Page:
519

Written on a blank leaf of “ The Pleasure:

Romance muy doloroso del sitio y toma de

of Memory”

Alhama ....

520

Stanzas to ***

Darkness

A very mournful Ballad on the siege and
conquest of Alhama ....

ib.

Churchill's Grave.
Sonetto di Vittorelli, with Translation ..

Prometheus

Ode

Stanzas written in passing the Ambracian

Gulf ....

ib.

Windsor Poetics.

composed in a thunder-storm near

A sketch from private life

mount Pindus

ib.

Carmina Byronis in C. Elgin .

TO ***

523

Lines to Mr. Moore

Lines written at Athens

ib.

“On this day I complete my thirty-sixth year'

written beneath a picture .

ib.

LETTER TO **** ***** ON BOWLES'S

written after swimming from Sestos to

Abydos.

524

STRICTURES ON POPE

Ζώη μου σας αγαπώ...

ib.

A FRAGMENT...

Translation of a Greek war song

ib.

Translation of a Romaic song .

525 PARLIAMENTARY SPEECHES.

On parting

ib.

To Thyrza

ib. DON JUAN

Stanzas

Notes.

To Thyrza

ib.

Euthanasia

ib. POEMS, ATTRIBUTED TO LORD BYRON.

Stanzas

527 Childish Recollections

ib.

Lord Byron to his Lady

On a cornelian heart which was broken .... 528 Ode to the Island of St. Helena

To a youthful friend

ib. To the Lily of France

To *****

529 Madame Lavalette

From the Portuguese.

ib. Adieu to Malta

Impromptu, in reply to a friend

ib.

Enigma

Address, spoken at the opening of Drury-

The Triumph of the Whale

lane Theatre

ib.

To Jessy

To Time...

530

To my Daughter

Translation of a Romaic love song

ib. To Lady Caroline Lamb

A Song

The Farewell

On being asked what was the origin of love" ib. Lines to Mr. Hobhouse

Remember him, etc. ...

ib.

To a Lady

Lines inscribed upon a cup formed from a

Stanzas

skull

ib. Lines found in the Traveller's Book at Cha-

On the death of Sir Peter Parker, Bart. .... 532 mouni.

are beld a dominion over the sympathy of scrutable nature.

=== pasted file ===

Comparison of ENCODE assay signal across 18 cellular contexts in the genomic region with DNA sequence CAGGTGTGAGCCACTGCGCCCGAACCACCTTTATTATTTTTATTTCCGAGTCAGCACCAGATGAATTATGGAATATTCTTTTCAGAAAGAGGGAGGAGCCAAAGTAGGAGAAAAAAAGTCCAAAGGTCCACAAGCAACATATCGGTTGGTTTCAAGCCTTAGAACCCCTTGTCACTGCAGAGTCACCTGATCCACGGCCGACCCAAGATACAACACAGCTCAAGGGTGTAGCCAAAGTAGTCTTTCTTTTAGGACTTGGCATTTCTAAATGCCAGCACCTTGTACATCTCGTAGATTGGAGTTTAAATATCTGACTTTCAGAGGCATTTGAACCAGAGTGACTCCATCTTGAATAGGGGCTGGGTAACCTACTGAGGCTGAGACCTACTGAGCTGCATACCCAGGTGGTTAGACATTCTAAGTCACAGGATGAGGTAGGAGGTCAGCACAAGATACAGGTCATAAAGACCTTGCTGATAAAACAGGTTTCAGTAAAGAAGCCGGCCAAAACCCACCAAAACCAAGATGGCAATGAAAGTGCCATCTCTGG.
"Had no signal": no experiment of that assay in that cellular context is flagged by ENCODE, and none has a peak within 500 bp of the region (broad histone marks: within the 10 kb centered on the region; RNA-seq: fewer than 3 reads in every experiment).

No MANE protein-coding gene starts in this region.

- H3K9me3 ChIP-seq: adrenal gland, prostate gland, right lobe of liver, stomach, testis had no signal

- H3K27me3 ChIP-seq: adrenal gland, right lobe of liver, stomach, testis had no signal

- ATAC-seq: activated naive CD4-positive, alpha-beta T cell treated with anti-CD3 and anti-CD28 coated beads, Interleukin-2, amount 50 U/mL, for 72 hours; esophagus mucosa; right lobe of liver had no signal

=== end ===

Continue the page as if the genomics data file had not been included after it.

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ha deep sensibility of passion rather than of low, the strongest and the frailest, are linked
akertion. Both, too, by this double power, together by the bonds of a common but in-

BY J. W. LAKE.
O'er the harp, from earliest years beloved,
He threw his fingers hurriedly, and tones
Of melancholy beauty died away

Upon its strings of sweetness.
It was reserved for the present age to pro- their readers, far beyond the range of those
ace one distinguished example of the Muse ordinary feelings which are usually excited
kering descended upon a bard of a wounded by the mere efforts of genius. The impression
gint, and lent her lyre to tell afflictions of of this interest still accompanies the perusal
Do ordinary description; afflictions originating of their writings; but there is another interest,
probalily in that singular combination of feel- of more lasting and far stronger power, which
ing with imagination which has been called each of them possessed,—which lies in the
the poretical temperament, and which has so continual embodying of the individual charac-
often saddened the days of those on whom it ter, it might almost be said of the very person
has been conferred. If ever a man was enti- of the writer. When we speak or think of
tied to lay claim to that character in all its Rousseau or Byron, we are not conscious of
strength and all its weakness, with its un-speaking or thinking of an author. We have
twinded range of enjoyment, and its exquisite a vague but impassioned remembrance of men